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Newspaper Page Text
J '" - ?'
ployment agencies, even those that!
charge a registration. But they do
not pay much attention to the girl
who is employed and who is trying
to get another position; there are too
marty girls sitting around the offices
waiting to fill any position that
"Mother was at the hospital seven
weeks. I had to always wear a cheer
ful smile when I visited her, but al
ways I had the lurking dread of what
the next day would bring forth, be
cause you know that a man insults
you by progression and each day I
was waging a harder battle.
"One night I grew hysterical when
he was holding me, for he was too
strong to prevent that, and I asked
him what he would think if some one
subjected his sister to that treatment
just because her living depended on
her position. This is what he said:
" 'I know I am acting like a cad,
but I cannot help it. You fascinate
me. There is something about you
I simply cannot resist. I want you
to promise me you will always stay
in my employ. I never was attracted
by another girl as I am by you.'
"But the insult you are giving
your wife," I said.
" 'I don't intend that she shall ever
know,' he answered. I would protect
her against any knowledge of a thing
of this kind, but I might as well admit
to you that I am infatuated with you.
You cannot stop this. If you leave
my employ I will hunt you up. Until
the thing burns itself out, you are
vitally necessary to my happiness. I
know you are a good girl, if you were
not, I suppose you wouldn't make me
feel this way. But I simply cannot
resist kissing you.'
"There was one office I had regis
tered at, where the girl looked at me
as though she were sympathetic, one
out of the many, and the next day
at noon, after I had thought the
thing over that night and realized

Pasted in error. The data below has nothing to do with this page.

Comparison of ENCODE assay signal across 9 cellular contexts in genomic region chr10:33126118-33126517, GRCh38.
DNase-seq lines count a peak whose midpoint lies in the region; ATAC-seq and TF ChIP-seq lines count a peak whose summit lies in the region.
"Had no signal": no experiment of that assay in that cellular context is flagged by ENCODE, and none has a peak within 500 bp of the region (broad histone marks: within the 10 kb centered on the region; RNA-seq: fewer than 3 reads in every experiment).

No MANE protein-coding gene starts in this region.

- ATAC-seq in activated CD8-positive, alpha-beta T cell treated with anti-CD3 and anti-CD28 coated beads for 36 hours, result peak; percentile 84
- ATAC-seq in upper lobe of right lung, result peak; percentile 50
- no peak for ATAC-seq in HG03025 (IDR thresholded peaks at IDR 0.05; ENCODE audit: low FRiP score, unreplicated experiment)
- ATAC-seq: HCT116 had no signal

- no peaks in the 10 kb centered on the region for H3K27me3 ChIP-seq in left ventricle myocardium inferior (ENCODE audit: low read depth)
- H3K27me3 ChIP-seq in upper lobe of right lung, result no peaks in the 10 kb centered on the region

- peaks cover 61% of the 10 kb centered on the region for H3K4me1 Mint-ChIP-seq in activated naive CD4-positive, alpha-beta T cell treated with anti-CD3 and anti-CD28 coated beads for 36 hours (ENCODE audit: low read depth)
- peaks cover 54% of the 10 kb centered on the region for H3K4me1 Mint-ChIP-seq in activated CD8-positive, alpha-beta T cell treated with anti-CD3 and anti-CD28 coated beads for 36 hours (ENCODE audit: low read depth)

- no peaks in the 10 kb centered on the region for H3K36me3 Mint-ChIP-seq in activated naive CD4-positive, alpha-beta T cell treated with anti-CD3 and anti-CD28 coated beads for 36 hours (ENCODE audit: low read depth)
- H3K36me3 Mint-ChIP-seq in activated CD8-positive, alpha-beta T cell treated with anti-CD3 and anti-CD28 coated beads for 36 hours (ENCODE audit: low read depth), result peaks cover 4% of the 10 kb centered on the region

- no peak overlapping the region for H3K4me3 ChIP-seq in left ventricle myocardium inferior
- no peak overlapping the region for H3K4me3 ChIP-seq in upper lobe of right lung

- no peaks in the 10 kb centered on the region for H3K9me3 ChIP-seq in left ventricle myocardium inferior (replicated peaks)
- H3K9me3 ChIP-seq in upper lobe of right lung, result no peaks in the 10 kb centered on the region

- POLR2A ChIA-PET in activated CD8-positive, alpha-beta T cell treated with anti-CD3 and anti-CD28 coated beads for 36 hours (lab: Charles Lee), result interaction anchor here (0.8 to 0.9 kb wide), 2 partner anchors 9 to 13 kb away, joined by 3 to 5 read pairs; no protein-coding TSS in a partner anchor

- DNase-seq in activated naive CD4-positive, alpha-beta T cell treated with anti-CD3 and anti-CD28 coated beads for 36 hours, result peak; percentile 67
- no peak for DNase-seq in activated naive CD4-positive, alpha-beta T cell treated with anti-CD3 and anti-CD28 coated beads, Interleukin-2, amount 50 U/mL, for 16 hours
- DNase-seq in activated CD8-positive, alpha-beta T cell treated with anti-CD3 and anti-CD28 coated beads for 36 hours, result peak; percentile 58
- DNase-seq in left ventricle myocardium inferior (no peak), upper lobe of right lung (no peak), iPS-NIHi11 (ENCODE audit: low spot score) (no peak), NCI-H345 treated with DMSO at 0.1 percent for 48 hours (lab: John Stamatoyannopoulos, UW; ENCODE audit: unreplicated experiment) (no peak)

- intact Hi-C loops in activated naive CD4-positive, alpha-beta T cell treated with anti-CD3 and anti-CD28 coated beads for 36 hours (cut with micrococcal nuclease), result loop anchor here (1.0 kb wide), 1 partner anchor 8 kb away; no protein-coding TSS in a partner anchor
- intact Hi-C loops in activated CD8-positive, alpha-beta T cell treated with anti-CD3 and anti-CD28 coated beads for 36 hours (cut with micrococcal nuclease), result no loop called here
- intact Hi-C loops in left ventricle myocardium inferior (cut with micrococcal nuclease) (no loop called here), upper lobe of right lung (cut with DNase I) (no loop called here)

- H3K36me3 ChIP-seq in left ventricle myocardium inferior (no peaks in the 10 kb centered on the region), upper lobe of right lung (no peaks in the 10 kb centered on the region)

that if I was to remain a 'good grl' J
must get away from there at once,
I went to see this girl. I told her the
whole story my circumstances,
mother's sickness, and the necessity
of getting another position at once.
"She said, 'Quit there without no
tice now. If there is anything you
have left there, send a messenger for
it with a note. I'll send you out to
everything that comes in and you'll
have a position by tomorrow. Refer
to me. Don't even mention you work
ed for that firm.'
"I did what she said, and I got
another position to start the follow
"I have always felt wildly indig
nant that there is no redress for a
thing of this kind. I did grow hopeful
when the lieutenant-governor of this
state suggested appointing a com
mission to hear these stories and
deal with them, but nothing seems
to have come o'f that.
"And I am glad that you are giving
it a little publicity, for, who knows,
it may start a wave of reform, or it
may make men a little fearful, for
a time at least, of taking advantage
of a girl's dependency, lest she make
his offense public."
I am not going to comment on this
letter. But I would be very much in
terested in knowing what the readers
think of it.
HAVE BOOKED GOOD SPEAKERS
Lieut.-Gov. O'Hara, John Fitzpat
rick, president of the Chicago Fed
eration of Labor, and Jane Addams,
will attend the conference of the In
ternational Brotherhood Welfare As
sociation, which will be held at Hull
House, Wednesday evening, Nov. 12.
Plans will be disoussed for the care
of the 100,000 homeless and jobless
men in Chicago. An option has been
secured on a downtown building,
which will be opened at once as per
manent headquarters for the broth
erhood. The I. B. W. A. will also demand
that the several hundred empty
buildings in Chicago bethrown open
to the "down-and-outs" during the